[Lets run around and stick him in the eye!]
    The date Carnival Monday 8th March or Easter Sunday 25th April (it does not matter which you chose, because they are both tied together by an iron rod; mathematically speaking that is) just happens to be:
  • One of the two most extreme that arise as the latest possible for a Carnival/Easter date; ie. falling late in the year.
    [It would be THE latest possible; were it in a leap year]
    [Its opposite would be the most extreme that arise as the earliest possible Easter date - 22nd March]
  • One of the 4 rarest possible Carnival/Easter dates.
    [Outside of which occur/repeat between 2 to 4 times per Century]
  • In the ~600 years of dates processed for these pages, it occurs only 6 times, or roughly averaging once per century.
    [Which it actually does]
In order of available dates, Carnival Monday 8th March or Easter Sunday 25th April occurs in the following years:
1734*, 1886, 1943, 2038, 2190 and 2283
[None of which are leap years]

So which is it? 1734* or 1886?
Or did we get all the dates wrong in the first place?
Your shout

[ * = The debate seems unending. Quite apart from the discussion as to whether the letter fits the period 1734 or 1886, with 1886 seeming the most practical choice perhaps; another issue arises with respect to the date 1734 as well, which may mean that it could be invalid.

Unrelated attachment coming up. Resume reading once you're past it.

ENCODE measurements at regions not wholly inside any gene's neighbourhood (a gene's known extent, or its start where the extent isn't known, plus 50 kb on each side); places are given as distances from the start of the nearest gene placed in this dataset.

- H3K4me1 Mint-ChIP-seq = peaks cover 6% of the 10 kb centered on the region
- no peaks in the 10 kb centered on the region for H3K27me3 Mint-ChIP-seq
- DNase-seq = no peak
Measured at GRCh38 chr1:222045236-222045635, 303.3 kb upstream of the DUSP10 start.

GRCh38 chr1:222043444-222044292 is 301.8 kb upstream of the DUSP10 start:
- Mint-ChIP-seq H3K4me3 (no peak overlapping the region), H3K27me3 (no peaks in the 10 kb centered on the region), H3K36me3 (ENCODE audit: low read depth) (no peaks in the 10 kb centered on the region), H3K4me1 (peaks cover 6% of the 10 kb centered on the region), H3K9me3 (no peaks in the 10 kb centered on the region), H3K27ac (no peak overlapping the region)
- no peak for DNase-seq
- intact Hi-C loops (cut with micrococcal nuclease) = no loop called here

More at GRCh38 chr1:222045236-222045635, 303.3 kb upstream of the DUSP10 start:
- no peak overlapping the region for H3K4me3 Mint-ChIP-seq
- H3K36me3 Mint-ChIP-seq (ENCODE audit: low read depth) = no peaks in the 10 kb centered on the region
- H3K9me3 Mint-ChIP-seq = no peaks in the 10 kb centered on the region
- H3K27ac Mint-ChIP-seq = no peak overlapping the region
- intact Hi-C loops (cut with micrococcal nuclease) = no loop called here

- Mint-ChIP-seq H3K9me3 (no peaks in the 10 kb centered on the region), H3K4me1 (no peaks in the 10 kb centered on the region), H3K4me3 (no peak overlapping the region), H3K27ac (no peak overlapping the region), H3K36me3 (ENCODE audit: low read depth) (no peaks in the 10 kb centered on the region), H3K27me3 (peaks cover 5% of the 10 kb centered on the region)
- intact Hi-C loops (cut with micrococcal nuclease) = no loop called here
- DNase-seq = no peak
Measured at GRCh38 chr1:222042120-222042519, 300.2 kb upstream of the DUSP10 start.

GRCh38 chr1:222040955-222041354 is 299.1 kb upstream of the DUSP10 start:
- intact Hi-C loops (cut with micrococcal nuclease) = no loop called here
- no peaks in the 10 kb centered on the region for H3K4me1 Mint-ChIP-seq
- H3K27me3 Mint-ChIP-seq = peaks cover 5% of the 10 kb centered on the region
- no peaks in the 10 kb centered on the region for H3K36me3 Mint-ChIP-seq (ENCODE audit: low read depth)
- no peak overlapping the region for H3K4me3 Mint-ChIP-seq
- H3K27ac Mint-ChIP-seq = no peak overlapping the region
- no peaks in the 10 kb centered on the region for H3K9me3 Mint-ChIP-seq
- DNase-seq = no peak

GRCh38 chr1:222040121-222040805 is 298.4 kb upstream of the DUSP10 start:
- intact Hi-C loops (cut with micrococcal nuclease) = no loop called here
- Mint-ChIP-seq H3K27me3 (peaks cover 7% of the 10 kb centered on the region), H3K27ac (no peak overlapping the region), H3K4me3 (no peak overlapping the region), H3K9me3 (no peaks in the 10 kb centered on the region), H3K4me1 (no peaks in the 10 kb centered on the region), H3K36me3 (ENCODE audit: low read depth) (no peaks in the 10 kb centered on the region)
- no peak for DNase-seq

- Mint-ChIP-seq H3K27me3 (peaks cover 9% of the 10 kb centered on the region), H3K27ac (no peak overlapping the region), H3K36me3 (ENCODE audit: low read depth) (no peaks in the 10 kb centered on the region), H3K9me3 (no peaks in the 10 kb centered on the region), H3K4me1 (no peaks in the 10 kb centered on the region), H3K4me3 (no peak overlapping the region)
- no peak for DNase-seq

The date 1734, although accurate in terms of the mathematical foundations on which it is determined, carries a Limitations and Cautions warning; as an historical understanding of the dates of adoption of the relevant calendars to the period and region apply. ]

  26 June 2001 - tobagojo@gmail.com


The usual Oooops! Disclaimer

  This disclaimer applies to all The Carnival Dates Project - Trinidad & Tobago documents that indicate the dates Carnival Monday, Carnival Tuesday, Ash Wednesday and/or Easter/Sunday.

  For whatever reasons you are using the above mentioned dates, you are advised to please consult other sources to verify these dates. Neither Jeremy G de Barry, nor any contributors indicated on these documents, nor the host facilitators to these documents, may be held responsible in any way whatsoever, if these dates are incorrectly calculated or applied. The user assumes full responsibility for the consequences of using this information.

  Have a nice day

The Carnival Dates Project - Trinidad & Tobago   
The Roots of Carnival
  © 2001: tobagojo@gmail.com - 20010625 - 1m20071228 - 2m20140615
Historic Update: 17 July 2001; Last Update: 18 June 2014 06:40:00 TT
Processed by: Jeremy G de Barry